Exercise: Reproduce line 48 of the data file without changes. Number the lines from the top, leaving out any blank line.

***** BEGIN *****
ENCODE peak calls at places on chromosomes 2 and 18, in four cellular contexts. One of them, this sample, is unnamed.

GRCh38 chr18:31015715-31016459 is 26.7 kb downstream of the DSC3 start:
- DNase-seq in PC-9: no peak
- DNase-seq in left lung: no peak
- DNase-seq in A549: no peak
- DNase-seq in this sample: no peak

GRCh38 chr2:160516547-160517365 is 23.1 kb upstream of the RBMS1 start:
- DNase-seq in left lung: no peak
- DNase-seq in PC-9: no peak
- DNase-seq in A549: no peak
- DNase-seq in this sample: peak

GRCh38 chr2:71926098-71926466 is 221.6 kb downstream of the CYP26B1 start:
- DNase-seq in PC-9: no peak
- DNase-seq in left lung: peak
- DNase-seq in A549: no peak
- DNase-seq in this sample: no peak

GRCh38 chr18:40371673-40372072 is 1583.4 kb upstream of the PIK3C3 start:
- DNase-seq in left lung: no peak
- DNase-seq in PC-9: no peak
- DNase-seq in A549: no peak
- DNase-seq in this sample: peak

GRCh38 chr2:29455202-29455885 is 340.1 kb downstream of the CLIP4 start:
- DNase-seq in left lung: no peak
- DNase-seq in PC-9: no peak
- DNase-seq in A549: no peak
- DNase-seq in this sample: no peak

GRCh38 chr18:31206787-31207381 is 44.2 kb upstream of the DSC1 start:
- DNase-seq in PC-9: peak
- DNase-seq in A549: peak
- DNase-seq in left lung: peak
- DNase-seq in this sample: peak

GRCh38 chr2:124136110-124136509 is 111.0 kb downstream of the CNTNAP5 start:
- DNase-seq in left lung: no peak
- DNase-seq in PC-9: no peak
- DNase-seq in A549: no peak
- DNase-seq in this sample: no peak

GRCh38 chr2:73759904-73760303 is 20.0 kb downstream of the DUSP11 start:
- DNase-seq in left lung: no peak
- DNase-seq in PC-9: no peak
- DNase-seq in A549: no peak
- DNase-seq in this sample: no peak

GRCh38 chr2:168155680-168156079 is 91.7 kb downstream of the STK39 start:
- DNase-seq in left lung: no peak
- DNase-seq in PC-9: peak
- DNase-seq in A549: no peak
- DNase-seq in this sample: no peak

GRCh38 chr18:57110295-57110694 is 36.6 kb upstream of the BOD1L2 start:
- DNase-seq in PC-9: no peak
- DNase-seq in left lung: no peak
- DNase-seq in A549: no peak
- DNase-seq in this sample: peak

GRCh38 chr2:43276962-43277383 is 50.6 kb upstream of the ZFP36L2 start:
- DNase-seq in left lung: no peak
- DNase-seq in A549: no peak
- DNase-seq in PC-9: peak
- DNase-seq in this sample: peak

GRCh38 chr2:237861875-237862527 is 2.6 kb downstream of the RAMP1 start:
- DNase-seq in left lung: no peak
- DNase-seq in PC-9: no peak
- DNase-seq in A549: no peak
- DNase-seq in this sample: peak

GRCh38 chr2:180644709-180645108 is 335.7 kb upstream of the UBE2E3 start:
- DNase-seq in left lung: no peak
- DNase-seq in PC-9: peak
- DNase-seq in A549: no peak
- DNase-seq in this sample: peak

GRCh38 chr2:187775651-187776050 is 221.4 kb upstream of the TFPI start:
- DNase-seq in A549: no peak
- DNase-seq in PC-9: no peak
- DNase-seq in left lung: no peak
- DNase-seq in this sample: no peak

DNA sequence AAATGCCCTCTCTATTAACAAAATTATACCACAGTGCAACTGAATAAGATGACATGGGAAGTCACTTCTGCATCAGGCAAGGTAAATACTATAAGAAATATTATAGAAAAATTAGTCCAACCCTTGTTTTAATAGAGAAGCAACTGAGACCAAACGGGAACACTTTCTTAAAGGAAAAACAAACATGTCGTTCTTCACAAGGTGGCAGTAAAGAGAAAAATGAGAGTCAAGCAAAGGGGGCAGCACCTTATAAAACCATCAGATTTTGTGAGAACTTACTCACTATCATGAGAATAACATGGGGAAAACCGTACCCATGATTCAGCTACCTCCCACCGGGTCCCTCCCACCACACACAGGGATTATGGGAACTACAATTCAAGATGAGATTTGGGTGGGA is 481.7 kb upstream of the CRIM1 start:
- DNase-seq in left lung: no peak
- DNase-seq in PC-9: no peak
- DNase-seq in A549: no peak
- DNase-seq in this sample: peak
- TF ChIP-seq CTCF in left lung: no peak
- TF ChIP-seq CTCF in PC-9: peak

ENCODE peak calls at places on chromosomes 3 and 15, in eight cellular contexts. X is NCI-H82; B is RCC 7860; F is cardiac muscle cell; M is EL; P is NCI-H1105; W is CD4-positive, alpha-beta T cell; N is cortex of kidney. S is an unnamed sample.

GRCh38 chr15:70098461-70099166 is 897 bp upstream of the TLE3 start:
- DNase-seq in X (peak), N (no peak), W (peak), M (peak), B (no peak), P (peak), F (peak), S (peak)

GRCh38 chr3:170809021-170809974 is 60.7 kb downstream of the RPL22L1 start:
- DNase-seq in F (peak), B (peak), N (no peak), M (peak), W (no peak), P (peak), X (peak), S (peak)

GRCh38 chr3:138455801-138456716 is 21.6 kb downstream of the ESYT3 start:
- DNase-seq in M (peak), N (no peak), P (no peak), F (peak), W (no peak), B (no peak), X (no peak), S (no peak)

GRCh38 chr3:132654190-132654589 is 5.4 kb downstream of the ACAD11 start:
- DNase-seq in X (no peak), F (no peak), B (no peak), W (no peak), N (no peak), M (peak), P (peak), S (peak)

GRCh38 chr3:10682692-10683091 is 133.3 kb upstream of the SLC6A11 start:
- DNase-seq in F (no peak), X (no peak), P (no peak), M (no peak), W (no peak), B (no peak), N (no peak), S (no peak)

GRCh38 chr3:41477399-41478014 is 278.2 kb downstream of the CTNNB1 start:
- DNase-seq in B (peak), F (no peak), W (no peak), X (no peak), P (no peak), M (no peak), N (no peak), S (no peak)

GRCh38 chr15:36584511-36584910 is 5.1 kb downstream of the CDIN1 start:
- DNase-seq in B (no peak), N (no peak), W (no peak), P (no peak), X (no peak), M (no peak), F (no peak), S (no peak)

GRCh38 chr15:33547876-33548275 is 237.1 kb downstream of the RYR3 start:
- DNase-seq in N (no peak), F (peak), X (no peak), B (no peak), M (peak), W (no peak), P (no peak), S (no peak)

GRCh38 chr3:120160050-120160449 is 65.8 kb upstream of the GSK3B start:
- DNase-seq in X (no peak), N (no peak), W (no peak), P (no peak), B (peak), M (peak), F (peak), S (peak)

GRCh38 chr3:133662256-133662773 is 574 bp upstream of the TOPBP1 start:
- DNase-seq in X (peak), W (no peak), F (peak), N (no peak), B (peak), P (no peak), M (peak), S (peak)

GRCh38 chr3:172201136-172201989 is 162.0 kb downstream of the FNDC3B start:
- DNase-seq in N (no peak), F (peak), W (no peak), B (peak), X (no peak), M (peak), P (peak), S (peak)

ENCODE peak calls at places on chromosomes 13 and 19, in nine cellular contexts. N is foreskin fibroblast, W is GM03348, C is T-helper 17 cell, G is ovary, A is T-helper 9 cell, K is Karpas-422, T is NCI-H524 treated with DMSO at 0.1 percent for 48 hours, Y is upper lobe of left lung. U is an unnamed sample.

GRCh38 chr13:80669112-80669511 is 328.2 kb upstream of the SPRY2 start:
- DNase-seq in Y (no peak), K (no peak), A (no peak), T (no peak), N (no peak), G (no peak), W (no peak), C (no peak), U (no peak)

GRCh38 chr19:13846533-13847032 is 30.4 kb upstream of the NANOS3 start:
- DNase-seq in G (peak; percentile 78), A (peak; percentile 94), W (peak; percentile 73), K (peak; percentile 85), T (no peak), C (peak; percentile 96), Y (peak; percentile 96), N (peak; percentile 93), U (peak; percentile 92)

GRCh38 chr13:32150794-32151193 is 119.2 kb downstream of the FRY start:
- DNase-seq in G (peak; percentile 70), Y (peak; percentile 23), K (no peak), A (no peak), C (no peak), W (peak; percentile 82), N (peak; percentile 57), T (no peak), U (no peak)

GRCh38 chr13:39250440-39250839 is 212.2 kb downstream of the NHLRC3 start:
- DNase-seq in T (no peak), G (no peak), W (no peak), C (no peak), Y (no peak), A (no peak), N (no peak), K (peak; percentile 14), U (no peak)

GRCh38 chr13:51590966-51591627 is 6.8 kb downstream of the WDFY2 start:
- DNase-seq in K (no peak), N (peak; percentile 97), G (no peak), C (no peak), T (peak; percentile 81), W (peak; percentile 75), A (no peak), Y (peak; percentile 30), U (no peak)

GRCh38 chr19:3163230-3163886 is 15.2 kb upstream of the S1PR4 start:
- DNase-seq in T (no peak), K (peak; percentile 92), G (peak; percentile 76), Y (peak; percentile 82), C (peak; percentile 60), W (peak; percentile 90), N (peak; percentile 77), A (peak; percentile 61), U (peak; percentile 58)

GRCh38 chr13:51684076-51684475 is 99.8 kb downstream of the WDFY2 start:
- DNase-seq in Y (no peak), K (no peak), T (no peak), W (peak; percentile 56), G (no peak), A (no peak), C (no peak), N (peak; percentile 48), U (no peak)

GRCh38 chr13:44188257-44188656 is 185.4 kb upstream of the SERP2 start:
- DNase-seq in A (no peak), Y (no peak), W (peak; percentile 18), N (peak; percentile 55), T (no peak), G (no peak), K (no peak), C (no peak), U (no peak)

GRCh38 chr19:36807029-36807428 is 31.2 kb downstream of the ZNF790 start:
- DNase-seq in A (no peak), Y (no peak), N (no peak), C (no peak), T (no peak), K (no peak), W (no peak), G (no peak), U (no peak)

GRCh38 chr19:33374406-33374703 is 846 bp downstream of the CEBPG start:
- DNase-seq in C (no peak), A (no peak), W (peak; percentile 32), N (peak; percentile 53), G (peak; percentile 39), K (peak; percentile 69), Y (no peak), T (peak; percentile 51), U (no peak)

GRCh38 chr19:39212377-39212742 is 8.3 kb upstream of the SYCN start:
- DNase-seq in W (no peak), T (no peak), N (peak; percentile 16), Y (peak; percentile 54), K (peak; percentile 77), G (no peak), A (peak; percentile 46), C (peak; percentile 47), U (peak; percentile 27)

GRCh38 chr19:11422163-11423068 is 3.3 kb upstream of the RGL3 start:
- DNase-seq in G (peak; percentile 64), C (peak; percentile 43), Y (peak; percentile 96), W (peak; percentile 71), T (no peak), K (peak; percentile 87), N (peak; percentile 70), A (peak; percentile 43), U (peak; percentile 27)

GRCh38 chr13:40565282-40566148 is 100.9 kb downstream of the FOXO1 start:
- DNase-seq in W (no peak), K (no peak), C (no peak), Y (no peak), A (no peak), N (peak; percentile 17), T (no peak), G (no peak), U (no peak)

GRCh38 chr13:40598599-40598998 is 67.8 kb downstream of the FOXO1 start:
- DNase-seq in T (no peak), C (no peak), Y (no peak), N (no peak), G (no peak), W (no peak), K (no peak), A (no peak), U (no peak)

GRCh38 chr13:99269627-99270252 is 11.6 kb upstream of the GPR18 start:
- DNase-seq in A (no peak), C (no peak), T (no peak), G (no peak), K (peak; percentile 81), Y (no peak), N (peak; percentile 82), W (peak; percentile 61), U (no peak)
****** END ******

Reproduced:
- DNase-seq in PC-9: no peak